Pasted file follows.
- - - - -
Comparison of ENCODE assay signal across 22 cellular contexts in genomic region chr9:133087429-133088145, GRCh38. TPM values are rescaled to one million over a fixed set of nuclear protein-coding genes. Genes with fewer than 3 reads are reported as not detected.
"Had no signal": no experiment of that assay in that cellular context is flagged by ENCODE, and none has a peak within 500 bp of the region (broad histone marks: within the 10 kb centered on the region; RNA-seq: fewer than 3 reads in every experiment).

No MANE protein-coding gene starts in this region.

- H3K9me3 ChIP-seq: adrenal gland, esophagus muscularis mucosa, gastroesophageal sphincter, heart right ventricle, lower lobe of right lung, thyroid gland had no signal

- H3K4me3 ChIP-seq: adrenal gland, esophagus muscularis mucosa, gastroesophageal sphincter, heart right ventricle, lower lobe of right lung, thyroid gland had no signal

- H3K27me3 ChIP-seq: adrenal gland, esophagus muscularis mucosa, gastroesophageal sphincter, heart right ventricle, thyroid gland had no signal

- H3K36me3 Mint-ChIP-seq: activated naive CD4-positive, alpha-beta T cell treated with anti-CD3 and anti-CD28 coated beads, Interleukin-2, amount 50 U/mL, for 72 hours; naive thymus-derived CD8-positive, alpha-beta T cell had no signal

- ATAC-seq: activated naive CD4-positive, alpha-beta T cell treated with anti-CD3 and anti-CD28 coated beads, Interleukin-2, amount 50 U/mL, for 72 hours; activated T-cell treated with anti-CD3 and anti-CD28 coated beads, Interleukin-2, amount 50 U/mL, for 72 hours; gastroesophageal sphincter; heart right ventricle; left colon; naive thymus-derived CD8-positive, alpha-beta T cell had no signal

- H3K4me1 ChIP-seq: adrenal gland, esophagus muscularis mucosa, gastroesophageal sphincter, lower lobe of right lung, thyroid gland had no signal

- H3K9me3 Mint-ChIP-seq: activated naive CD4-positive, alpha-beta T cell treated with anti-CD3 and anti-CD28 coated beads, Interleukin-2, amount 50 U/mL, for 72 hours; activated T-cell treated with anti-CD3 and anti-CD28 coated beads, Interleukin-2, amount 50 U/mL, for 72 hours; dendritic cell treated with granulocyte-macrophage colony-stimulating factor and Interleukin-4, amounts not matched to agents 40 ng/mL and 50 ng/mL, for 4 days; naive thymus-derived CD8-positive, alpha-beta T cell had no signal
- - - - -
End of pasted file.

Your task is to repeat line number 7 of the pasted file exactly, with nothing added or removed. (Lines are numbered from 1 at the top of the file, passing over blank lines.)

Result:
- H3K36me3 Mint-ChIP-seq: activated naive CD4-positive, alpha-beta T cell treated with anti-CD3 and anti-CD28 coated beads, Interleukin-2, amount 50 U/mL, for 72 hours; naive thymus-derived CD8-positive, alpha-beta T cell had no signal